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4

So here are the options at your disposal because this is a very old problem Feeddit - http://feeddit.com/ Feeds are 100 stories long and has the actual link so you can skip past Digg and get directly to the story. A Yahoo Pipe Either cloned or self made regex and mapping replacement modules. If you need assistance let me know otherwise I am just going ...


4

Is http://feeds.digg.com/digg/container/technology/popular.rss what you want?


3

The problem is that Digg does not accept server-only URLs. The unit at Digg is stories, not websites. They have a filter that tries to detect whether an URL is a story or not. So instead of server.com, I submitted server.com/article.html and it worked:


3

http://services.digg.com/2.0/story.getTopNews?type=rss seems to work in Google Reader. hope this helps.


3

If you were a user at Digg before they have an archive tool, see more information in the following link http://blog.digg.com/post/30538134581/the-digg-archive The archive tool is here. I don't know if it's working or not but you can try.


3

Try inputting the Digg URL to the Wayback Machine. It looks like they have the Digg homepage archived going back 10 years, so they may have cached copies of your links.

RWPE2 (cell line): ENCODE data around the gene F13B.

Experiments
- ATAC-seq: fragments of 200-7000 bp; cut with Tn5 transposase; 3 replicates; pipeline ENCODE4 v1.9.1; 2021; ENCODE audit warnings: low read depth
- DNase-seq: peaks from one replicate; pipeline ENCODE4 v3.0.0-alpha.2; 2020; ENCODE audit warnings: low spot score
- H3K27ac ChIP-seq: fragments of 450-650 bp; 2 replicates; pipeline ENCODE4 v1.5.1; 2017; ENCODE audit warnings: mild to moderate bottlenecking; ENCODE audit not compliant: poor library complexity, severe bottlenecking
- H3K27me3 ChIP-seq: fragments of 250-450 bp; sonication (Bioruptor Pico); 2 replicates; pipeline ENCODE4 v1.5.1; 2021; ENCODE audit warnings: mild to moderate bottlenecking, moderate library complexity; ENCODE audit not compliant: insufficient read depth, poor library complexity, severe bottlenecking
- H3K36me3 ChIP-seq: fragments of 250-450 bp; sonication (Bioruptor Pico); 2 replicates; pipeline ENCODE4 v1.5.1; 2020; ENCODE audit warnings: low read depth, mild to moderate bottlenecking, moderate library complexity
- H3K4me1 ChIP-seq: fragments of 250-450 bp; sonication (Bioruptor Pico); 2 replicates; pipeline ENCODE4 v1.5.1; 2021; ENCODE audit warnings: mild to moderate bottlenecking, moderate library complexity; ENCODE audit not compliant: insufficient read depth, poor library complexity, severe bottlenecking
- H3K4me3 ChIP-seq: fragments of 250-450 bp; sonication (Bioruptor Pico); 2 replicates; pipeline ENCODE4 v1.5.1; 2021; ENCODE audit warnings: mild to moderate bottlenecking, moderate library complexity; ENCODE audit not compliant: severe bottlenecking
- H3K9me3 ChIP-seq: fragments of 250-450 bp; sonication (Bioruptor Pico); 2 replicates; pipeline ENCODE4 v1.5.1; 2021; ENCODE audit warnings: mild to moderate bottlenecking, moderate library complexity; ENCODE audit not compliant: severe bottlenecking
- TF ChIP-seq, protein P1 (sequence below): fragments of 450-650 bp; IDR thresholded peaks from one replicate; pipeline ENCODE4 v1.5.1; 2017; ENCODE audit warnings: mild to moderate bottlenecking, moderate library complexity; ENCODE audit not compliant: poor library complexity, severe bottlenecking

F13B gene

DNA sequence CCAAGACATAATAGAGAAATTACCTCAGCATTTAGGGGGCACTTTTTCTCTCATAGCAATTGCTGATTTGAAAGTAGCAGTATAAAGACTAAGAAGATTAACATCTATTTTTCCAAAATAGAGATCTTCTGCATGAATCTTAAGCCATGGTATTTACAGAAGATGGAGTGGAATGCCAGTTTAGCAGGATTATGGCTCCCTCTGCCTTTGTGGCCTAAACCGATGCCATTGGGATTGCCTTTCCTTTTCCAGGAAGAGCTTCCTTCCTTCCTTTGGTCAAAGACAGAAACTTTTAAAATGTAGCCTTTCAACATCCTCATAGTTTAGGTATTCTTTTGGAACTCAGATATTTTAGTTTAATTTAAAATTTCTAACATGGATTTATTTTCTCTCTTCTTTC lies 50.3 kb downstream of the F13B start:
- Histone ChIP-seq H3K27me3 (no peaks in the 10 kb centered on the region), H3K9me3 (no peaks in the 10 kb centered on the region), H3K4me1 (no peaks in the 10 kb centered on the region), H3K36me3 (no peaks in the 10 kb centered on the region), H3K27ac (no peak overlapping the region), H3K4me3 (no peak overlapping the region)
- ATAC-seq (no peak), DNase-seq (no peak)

2

You can use either AddThis or ShareThis bookmarklets which supports a Digg bookmarklet. http://www.addthis.com/browser-extensions/bookmarklets http://www.sharethis.com/features/download


2

Add index.html1 to the end of your URL and then Digg should accept your submission, it worked for me. 1 or index.htm, or index.asp, or default.htm, or whatever the webserver uses for the default document


2

The exact process is unknown and has changed much over time. Votes from power users will generally have more weight then votes from non power users (At least it used to be this way) also collectively votes from common friends will have less weight. So 10 Votes from 10 people that are all friends will not have the same weight as 10 votes from 10 random people....


1

Difference is that with Diggs you are publicly upvoting the article or feed item which feeds into what would end up on the main digg.com site based on popularity. Saves are for your personal stash, and are not used (at least so far) to rank the items that appear on digg.com proper.


1

Have a look at an experiment called Readable Feeds: http://andrewtrusty.appspot.com/readability/ Readable Feeds can filter out ads and other junk from your feeds so that you can concentrate on the content. It can even repair crippled feeds that only show small excerpts instead of the full content, saving you the time and hassle of leaving your feed ...


1

It also takes into account the age of votes, and the frequency with which it gets them, so a post that gets 100 votes in an hour will rank higher than a post that gets 100 votes in 5 hours. There are probably a lot of other factors that go into that aren't known, such as the rumor that users who have gotten to the front page before are favored and more ...



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